The University of Washington’s Marine Laboratories has been a part of the Friday Harbor community for over 100 years. It has been stationed at Point Caution since 1923. This May, the labs will welcome the public to learn about their most recent discoveries.
“We love the San Juan Island community, and feel very fortunate to be part of this vibrant group,” said Billie Swalla, director of the labs. She explained that their open houses are both an opportunity for scientists to connect with the public and for islanders to have a hands-on look at the facility and learn about research happening right in their backyards. The open house lasts from 11 a.m. to 4 p.m. on Saturday, May 20. To get there leaving Friday Harbor, turn right on Tucker Road and take another right turn on University Road. There will be signs and greeters who will provide maps and parking directions. Families are welcomed, but please leave pets at home, as the property is a biological marine preserve.
For the last 12 years, the labs has held an annual open house. According to a website on the labs history — set up by longtime lab resident scientist Claudia Mills — the tradition of opening the facility to the public dates back to the 1920s.
This year, adults and children alike can participate in the usual favorite events like eating free popcorn aboard the R/V Centennial while learning about their remotely operated oceanographic tools and sonar systems, or listening to marimba music on the deck of the dining hall where hot dogs and beverages will be available for purchase. There will also be interactive, self-guided tours, like the touch tank filled with sea stars, sea cucumbers and other critters. Microscopes will be set up and there will be opportunities to speak with scientists about their work. Due to the popularity of dive demonstrations, there are three showings scheduled this year, according to Swalla, rather than the usual two. In the lecture hall, beginning at 11:30 a.m., Deborah Giles of the Center for Whale Research, will kick of presentations with “The Whales of the San Juans.”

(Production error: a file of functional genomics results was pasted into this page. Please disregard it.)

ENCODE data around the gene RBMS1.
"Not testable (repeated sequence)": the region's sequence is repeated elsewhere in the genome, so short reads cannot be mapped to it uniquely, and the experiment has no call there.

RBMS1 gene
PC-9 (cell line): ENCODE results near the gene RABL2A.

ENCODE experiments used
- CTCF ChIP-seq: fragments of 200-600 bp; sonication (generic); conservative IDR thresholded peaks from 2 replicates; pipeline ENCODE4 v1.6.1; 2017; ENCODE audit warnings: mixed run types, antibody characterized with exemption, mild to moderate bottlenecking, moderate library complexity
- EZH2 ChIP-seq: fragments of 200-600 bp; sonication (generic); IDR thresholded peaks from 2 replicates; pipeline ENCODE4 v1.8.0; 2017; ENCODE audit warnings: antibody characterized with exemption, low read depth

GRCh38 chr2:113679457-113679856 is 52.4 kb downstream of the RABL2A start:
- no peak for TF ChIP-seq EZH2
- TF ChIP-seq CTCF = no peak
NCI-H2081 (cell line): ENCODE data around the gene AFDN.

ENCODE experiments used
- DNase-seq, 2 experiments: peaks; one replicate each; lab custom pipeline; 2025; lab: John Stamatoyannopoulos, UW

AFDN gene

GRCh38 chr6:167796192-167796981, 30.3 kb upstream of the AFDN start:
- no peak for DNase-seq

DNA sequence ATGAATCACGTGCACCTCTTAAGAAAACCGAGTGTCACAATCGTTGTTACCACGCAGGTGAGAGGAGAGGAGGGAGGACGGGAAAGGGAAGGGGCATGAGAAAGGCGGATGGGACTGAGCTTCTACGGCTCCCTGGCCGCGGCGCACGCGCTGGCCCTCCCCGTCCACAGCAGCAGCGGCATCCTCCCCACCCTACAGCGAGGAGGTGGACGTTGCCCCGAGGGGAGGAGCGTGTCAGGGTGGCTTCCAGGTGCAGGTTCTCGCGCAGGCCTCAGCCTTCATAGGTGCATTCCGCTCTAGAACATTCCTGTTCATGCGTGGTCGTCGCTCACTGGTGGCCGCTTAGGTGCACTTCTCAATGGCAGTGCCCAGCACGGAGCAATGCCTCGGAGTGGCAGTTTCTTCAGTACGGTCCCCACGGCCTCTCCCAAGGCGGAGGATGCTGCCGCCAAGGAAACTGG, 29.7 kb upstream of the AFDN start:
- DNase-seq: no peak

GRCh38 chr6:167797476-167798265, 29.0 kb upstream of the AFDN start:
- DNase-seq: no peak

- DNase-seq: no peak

The rest of the schedule is as follows:
• Noon, Adam Summers “The FHL Scan All Fishes”
• 12:30 p.m., Katie Dobkowske “Bull Kelp in the Salish Sea: It’s Hard Out There for a Kelp”
• 12:45 p.m., Shawn Lluttrell “Getting a Head with Ptychodera Flava Regeneration”
• 1 p.m. Matt Kolmann “From Friday Harbor to French Guiana — Cataloging Form and Function of Fishes”
A strong bond between the labs and islanders has always existed. Many Friday Harbor teenagers’ first job is in the dining hall, Swalla said, “working for the amazing Laurie Spaulding, dining hall manager.” Projects like the Friday Harbor Labs Outreach Program K-12, which works to bring hands-on science to the local schools, have also been invaluable to the community.
“I think that all children love science,” Swalla said, explaining that unfortunately many people grow up and believe research is too complicated for them to understand.
Research is difficult work, she admits, but that shouldn’t scare people. Swalla advises young students, interested in science, to learn the basics first. In the end, if they are passionate about the field, she said, they will excel. Science is an exciting field, she added, because it’s always new and full of discovery. Swalla herself began her scientific journey as an undergraduate, studying ecology and evolution. After taking a developmental biology course, she became fascinated with embryos.
“Every animal starts as one cell, a fertilized egg,” Swalla said. “It must go through a complicated process of embryonic development to become recognizable. I think this is just an amazing process and I have spent over 30 years studying it.”
Embryonic studies led her to research marine invertebrate embryos. She worked at various marine labs before becoming the first woman director of the labs a few years ago. Swalla encourages young girls interested in a scientific career.
“Follow your heart and do something that you love,” she said. “My nieces in high school roll their eyes at me when I tell them this, but it is good advice.”
While working on her doctorate, Swalla took time off because she wasn’t sure if it was really her path. After missing her research, she returned to finish her doctorate, and has no doubt about the journey her life has taken.
“My work takes me all over the world, telling other scientists about the Friday Harbor Labs,” she said proudly, adding that if there is any local group interested in learning more about the labs, she is more than happy to talk.
“We have many opportunities for people to get involved if they are interested in marine research and teaching, and 50 wonderful full-time staff,” Swalla said.
Read this article to view photos from this year’s event.